Singaporeans feel technology & Internet ruining childhood
In the age where iPads are now used as learning tools in primary schools, a majority of Singaporeans feel that digital technology and the Internet are ruining childhood, and four in ten expressing concern that technology is destroying family life, according to a Havas Worldwide study.
The study explores structural shifts within the modern family, changing family relationships, parenting in the digital age, and the impact of children on consumption habits. A total of 6,767 men and women aged 18 and above, from around the globe were surveyed, including Singapore.
Despite the so-called breakdown of the nuclear family and the increase in single-person households, the respondents made it clear that family remains essential. 56 per cent of local respondents believe that people who remain single and childless are missing out on an important part of life. However, almost a quarter of millennials believe marriage will eventually be obsolete. An increasing number (36 per cent) say it’s fine for a couple to live together and have children without being legally wed.
Amidst the push towards a more inclusive society in Singapore, it seems like there is still much opposition to gender blending. A majority of men and women (50 per cent each) feel that the legalisation of same-sex marriage harms society. Seeing that, it is of no surprise that only 27 per cent of females and 34 per cent of males feels that gay couples should be permitted to adopt children.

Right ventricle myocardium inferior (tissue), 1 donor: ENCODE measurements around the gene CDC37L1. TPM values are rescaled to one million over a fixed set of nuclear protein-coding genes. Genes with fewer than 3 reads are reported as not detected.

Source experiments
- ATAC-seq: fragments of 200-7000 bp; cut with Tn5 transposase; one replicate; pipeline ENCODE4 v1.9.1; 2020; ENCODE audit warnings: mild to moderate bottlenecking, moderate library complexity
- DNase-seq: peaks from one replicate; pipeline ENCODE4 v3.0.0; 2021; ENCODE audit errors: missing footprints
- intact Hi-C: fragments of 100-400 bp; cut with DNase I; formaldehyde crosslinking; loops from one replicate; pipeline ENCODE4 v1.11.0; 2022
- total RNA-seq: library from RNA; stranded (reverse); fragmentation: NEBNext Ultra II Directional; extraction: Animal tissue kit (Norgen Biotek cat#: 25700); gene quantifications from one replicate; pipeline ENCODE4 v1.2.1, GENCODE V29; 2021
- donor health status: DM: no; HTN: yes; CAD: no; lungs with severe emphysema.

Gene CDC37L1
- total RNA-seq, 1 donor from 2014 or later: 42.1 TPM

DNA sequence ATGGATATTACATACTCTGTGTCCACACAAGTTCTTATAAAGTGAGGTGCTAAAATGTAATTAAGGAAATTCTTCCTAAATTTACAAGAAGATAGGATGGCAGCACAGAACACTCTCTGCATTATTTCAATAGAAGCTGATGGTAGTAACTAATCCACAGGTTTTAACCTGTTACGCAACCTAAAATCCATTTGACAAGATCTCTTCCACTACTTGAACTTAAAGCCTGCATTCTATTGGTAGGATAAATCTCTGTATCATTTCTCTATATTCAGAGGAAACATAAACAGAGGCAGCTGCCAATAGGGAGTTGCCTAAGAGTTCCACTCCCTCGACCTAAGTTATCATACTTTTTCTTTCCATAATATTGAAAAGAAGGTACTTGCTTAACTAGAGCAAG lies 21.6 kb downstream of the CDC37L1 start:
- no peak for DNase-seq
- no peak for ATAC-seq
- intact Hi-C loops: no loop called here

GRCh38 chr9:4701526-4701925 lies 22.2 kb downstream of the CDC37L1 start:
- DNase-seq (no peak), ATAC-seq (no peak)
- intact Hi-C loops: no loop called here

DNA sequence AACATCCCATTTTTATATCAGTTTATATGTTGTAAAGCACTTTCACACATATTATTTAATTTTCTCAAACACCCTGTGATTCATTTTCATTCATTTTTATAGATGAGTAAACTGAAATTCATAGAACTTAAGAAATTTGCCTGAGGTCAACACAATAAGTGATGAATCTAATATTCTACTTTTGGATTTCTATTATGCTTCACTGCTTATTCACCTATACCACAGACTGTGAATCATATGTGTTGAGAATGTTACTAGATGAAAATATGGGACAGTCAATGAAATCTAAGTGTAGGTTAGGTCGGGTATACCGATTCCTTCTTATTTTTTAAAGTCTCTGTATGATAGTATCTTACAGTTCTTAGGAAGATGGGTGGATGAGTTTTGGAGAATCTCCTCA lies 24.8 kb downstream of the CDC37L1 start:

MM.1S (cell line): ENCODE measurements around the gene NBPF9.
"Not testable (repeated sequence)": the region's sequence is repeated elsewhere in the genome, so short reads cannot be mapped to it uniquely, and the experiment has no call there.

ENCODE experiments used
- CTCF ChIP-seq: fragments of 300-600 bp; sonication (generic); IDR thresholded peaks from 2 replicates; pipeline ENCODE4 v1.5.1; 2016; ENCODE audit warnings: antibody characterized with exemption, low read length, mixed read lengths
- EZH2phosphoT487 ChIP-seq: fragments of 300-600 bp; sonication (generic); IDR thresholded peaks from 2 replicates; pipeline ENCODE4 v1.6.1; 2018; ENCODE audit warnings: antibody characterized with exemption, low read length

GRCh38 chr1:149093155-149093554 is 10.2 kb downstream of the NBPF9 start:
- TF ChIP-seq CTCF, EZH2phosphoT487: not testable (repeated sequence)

“Nothing is more important than family. But that word has very different meanings for different people. To contribute to consumers’ lives in a meaningful way, brands must first understand the realities of family relationships and the complexities of parenting in today’s digital environments. Those are the insights we’ll be sharing with our clients,” said Havas Worldwide and Havas Creative Group Global CEO Andrew Benett.
“Singapore is a unique mix of global and local culture, and it’s fascinating to see how some aspects of what we think and feel are changing very fast while other barely move at all. The differences are significant and hard to predict, and that’s why we have to dedicate time and effort into researching our society thoroughly, rather than expecting Singaporeans to comply with the trend of the moment,” said Stefano Augello, Chief Strategy Officer of Havas Worldwide Southeast Asia.